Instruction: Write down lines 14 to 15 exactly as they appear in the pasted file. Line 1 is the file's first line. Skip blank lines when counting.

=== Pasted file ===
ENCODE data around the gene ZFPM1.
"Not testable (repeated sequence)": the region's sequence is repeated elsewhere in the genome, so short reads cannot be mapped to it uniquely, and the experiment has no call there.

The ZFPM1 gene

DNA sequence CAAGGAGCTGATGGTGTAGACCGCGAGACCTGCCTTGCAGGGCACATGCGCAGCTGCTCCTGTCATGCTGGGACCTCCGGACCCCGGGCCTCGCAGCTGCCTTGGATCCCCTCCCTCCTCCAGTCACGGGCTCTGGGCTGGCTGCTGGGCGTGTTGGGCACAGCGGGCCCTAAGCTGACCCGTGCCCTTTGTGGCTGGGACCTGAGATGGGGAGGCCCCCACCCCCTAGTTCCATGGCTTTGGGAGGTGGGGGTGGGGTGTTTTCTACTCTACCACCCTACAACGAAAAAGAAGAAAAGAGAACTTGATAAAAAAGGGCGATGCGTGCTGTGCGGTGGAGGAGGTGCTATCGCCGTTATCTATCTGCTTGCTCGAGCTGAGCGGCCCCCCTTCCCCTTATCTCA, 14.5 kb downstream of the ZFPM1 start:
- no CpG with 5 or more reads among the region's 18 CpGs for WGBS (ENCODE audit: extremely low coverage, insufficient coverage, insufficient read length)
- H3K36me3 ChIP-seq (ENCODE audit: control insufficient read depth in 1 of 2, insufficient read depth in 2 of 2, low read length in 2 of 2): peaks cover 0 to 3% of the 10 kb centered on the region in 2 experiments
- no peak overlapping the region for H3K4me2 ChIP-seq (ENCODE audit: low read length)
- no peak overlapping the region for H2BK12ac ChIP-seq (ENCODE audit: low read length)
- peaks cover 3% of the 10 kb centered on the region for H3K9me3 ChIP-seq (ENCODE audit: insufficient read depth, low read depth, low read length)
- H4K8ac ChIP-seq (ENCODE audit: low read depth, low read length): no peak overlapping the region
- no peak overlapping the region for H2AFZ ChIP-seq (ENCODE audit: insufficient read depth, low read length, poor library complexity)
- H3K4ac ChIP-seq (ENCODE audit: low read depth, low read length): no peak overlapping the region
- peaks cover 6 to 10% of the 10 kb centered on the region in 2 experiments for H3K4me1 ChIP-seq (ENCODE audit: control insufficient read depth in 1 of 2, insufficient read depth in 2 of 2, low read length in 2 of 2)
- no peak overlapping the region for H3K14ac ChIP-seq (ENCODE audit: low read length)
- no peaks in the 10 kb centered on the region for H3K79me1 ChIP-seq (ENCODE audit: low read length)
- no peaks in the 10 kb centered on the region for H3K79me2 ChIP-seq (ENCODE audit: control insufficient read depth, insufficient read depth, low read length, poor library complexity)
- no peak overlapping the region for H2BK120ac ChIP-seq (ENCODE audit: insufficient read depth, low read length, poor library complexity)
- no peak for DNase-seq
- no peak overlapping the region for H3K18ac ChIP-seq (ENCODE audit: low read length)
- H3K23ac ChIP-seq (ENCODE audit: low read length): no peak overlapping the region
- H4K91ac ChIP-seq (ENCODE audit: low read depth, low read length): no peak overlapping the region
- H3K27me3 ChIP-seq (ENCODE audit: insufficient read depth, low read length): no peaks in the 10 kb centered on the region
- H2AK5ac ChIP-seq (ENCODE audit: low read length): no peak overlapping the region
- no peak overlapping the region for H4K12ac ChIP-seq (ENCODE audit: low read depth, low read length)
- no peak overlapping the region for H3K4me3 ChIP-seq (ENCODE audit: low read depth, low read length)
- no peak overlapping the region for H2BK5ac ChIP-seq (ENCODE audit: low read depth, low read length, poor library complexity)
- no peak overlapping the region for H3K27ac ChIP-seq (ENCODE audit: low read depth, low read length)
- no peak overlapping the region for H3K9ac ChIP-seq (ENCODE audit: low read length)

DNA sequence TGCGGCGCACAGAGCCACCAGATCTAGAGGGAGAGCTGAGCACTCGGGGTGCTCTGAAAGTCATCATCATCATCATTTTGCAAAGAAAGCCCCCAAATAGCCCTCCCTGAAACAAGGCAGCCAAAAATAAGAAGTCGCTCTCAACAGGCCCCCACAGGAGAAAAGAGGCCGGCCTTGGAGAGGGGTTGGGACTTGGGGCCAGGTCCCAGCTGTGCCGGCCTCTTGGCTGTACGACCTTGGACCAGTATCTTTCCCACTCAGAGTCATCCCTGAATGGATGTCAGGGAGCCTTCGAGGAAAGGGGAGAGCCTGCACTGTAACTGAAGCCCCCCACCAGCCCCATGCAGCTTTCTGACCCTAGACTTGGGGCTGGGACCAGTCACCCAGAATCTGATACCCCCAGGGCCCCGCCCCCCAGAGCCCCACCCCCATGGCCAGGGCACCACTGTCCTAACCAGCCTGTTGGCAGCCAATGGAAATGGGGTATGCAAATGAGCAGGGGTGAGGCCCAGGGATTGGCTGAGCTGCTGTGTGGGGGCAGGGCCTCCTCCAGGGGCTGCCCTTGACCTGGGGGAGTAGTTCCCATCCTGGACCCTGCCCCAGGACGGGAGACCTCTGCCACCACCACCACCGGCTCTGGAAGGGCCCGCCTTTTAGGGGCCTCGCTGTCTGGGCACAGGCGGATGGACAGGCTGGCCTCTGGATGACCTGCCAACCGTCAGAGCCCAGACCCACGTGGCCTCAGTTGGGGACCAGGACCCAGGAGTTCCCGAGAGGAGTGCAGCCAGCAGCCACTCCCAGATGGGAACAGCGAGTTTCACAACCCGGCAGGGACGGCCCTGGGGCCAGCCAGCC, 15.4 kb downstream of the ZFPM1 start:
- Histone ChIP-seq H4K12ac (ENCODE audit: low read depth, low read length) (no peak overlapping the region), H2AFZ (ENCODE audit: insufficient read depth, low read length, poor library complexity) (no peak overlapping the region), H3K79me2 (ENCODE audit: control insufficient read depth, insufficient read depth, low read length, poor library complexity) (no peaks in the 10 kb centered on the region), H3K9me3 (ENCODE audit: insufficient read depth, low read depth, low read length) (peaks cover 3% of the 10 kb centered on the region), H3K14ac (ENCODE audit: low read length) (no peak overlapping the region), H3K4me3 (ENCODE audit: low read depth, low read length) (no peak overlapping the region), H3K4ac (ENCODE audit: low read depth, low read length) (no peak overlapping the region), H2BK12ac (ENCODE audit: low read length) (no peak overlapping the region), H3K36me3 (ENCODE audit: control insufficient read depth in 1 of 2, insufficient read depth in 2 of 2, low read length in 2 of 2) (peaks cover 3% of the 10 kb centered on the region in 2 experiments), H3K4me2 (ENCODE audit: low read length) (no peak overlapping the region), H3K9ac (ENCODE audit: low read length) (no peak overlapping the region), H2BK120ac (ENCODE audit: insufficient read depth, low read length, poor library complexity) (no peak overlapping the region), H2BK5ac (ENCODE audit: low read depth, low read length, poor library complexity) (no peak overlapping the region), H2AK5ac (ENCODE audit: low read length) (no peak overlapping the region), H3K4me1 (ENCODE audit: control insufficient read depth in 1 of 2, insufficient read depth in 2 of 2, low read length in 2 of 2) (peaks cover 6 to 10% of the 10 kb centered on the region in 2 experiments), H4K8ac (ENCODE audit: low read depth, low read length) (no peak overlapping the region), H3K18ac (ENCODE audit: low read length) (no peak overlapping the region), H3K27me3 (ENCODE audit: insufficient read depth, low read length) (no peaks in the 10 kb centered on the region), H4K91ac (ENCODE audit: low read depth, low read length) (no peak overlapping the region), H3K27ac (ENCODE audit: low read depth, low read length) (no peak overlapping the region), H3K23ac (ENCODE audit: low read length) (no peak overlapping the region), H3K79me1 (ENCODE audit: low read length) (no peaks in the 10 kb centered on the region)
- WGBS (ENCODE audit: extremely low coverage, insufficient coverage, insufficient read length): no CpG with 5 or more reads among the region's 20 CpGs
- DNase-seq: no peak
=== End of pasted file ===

- no peak overlapping the region for H3K14ac ChIP-seq (ENCODE audit: low read length)
- no peaks in the 10 kb centered on the region for H3K79me1 ChIP-seq (ENCODE audit: low read length)